The Austin Baroque Orchestra & Chorus will present “Louis, Louis,” a concert of French baroque music for orchestra and choir, at Northwestern State University on Tuesday, Sept. 4 at 7:30 p.m. in Magale Recital Hall. An informal pre-concert talk will begin 30 minutes before the program. The concert is free, with a suggested donation of $15. NSU and LSMSA students, faculty and staff will be admitted free with valid ID. Baroque oboist and musicologist Billy Traylor, an NSU alumnus, is the ensemble’sartistic director.
Traylor founded the Austin Baroque Orchestra & Chorus in 2011 as Ensemble Settecento, a 10-person chamber ensemble. Since that time, the ensemble has grown into an orchestra and choir with a roster of 35 young musicians with specialized training in historical performance. The players use period-appropriate performance practices and replicas of 17th- and 18th-century instruments, while the chorus sings in an historically-informed manner, including the use of minimal vibrato and period diction. In addition to performancesin Austin, the ensemble appears regularly at San Antonio’s historic Mission Concepción, a UNESCO World Heritage Site.
“We’re thrilled to be performing this beautiful French music in the oldest city in Louisiana,” said Traylor. “We have been planning this concert, our first large-scale program of French repertoire since 2012, for a while now, as we wanted this performance tocoincide with the 300th anniversary of the founding of New Orleans.”
The bulk of the music to be performed was composed during the time in which the French were exploring and settling what is now Louisiana and east Texas. NSU faculty members and ABO performers Douglas Bakenhus and Dennette McDermott were responsible forsecuring much of the funding required to bring the 36-piece ensemble to Natchitoches, in part to celebrate the 30th anniversary of the establishment of NSU’s School of Creative & Performing Arts.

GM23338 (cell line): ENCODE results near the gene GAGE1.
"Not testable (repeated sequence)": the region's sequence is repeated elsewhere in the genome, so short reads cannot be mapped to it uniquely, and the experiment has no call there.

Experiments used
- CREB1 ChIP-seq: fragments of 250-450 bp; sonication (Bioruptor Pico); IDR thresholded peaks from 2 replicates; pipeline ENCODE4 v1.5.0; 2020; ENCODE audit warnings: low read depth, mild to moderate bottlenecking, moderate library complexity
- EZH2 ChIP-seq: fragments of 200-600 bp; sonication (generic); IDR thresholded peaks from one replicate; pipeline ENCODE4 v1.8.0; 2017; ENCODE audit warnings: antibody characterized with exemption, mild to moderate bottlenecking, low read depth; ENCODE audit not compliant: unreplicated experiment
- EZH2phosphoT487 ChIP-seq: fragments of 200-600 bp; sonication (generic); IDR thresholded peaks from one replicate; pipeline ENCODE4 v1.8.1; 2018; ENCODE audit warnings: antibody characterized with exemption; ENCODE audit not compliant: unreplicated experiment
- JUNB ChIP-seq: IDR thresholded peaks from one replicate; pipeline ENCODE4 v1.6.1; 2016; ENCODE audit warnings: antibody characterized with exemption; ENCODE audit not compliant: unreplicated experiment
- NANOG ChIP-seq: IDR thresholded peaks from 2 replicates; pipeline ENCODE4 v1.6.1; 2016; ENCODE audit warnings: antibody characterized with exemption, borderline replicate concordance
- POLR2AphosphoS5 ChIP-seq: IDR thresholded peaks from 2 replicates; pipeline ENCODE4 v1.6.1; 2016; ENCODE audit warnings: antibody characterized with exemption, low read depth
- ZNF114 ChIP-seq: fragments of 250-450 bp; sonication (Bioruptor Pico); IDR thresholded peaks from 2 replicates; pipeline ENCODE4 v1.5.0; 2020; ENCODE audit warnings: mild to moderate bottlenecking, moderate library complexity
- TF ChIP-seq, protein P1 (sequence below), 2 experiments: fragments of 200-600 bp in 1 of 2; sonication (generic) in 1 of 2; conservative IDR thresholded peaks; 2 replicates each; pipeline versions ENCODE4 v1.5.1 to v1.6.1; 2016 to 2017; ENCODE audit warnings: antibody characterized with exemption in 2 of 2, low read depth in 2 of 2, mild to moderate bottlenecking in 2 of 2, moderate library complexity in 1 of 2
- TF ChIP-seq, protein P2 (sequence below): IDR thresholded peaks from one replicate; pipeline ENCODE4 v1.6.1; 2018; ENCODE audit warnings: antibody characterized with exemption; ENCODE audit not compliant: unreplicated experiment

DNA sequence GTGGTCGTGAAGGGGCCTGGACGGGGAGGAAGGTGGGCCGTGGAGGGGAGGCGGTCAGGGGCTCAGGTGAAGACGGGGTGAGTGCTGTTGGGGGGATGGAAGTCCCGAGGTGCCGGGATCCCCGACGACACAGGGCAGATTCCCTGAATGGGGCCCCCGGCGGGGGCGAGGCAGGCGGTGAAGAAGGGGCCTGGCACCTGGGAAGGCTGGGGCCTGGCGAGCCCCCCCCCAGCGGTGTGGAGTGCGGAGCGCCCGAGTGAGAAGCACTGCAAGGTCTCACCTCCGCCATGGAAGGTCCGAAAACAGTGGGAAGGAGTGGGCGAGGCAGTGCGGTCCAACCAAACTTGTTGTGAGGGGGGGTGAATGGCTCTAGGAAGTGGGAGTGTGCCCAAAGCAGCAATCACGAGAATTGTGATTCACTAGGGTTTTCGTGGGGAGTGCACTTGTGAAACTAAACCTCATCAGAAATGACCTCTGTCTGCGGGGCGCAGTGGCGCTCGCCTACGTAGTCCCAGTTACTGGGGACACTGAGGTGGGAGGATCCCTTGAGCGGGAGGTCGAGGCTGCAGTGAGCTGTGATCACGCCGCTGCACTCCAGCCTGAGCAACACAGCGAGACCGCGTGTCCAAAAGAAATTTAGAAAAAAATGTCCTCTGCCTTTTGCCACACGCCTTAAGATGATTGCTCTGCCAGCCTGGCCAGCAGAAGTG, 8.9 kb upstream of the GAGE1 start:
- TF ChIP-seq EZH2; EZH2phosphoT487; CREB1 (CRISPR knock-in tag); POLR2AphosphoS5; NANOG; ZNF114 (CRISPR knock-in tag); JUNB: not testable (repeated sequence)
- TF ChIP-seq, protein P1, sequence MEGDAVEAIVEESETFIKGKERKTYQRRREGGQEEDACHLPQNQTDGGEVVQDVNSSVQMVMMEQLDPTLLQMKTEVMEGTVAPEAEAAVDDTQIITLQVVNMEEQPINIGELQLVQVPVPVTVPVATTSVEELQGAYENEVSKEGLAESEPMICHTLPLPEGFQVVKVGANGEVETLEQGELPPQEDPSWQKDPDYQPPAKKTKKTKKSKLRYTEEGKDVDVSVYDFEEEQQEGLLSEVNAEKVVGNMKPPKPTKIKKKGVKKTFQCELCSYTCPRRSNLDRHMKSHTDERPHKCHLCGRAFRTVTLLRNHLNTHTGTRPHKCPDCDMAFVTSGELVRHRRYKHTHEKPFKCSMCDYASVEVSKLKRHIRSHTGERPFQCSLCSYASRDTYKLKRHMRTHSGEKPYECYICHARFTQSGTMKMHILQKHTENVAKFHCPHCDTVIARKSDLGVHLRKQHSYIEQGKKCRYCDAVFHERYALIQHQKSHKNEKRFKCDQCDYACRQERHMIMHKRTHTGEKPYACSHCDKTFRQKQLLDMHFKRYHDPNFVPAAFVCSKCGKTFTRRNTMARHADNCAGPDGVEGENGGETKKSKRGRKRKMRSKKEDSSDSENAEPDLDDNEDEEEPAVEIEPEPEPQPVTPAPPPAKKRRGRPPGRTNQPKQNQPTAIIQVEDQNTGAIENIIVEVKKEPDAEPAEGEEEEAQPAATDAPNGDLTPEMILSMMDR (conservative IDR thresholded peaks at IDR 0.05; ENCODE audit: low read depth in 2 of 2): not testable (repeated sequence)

“We perform using copies of instruments from the baroque era,” explains Traylor, a native of Denham Springs and a former doctoral student in Indiana University’s Early Music Institute. “So, the string instruments’ strings are made of sheep-gut, and the ‘cello rests on the players’ calves instead of on an endpin.” The woodwind instruments, he says, have far fewer keys than they do today and are made of softer woods than their modern counterparts. “These period instruments are much softer-spoken than modern ones, and some,like recorder, harpsichord and viola da gamba, don’t have a modern counterpart, as they fell out of use by the end of the 18th century.”
The program will be comprised of motets, Mass settings and operatic excerpts composed for and enjoyed by the last three kings of the old Bourbon dynasty: Louis XIV, Louis XV, and Louis XVI. Some of these pieces, such as a motet composed for the baptism of LouisXIV’s eldest son, were for the private consumption of the king and his closest courtiers, while others, such as the finale from Jean-Philippe Rameau’s opera “Les Indes galantes,” were meant to be enjoyed by the greater public in Paris. The ensemble will also perform fromthe “Manuscrit des Ursulines de la Nouveelle-Orléans,” the only surviving music manuscript from colonial Louisiana.
The Austin Baroque Orchestra & Chorus seeks to entertain and engage their audiences by presenting high-caliber performances of both well- and lesser-known works from the 17th and 18th and centuries. Their concerts, using period instruments and informed by the latest research in performance practice, include works by renowned masters as well as pieces by less familiar composers. Each performance is preceded by an informative and informal discussion of the music and composers, led by the artistic director.